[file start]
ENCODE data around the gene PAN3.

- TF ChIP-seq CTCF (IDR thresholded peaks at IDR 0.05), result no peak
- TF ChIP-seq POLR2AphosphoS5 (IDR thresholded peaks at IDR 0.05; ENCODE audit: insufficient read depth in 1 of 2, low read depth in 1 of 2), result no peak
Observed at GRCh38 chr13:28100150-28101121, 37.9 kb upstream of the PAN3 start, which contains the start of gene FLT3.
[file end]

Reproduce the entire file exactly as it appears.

ENCODE data around the gene PAN3.

- TF ChIP-seq CTCF (IDR thresholded peaks at IDR 0.05), result no peak
- TF ChIP-seq POLR2AphosphoS5 (IDR thresholded peaks at IDR 0.05; ENCODE audit: insufficient read depth in 1 of 2, low read depth in 1 of 2), result no peak
Observed at GRCh38 chr13:28100150-28101121, 37.9 kb upstream of the PAN3 start, which contains the start of gene FLT3.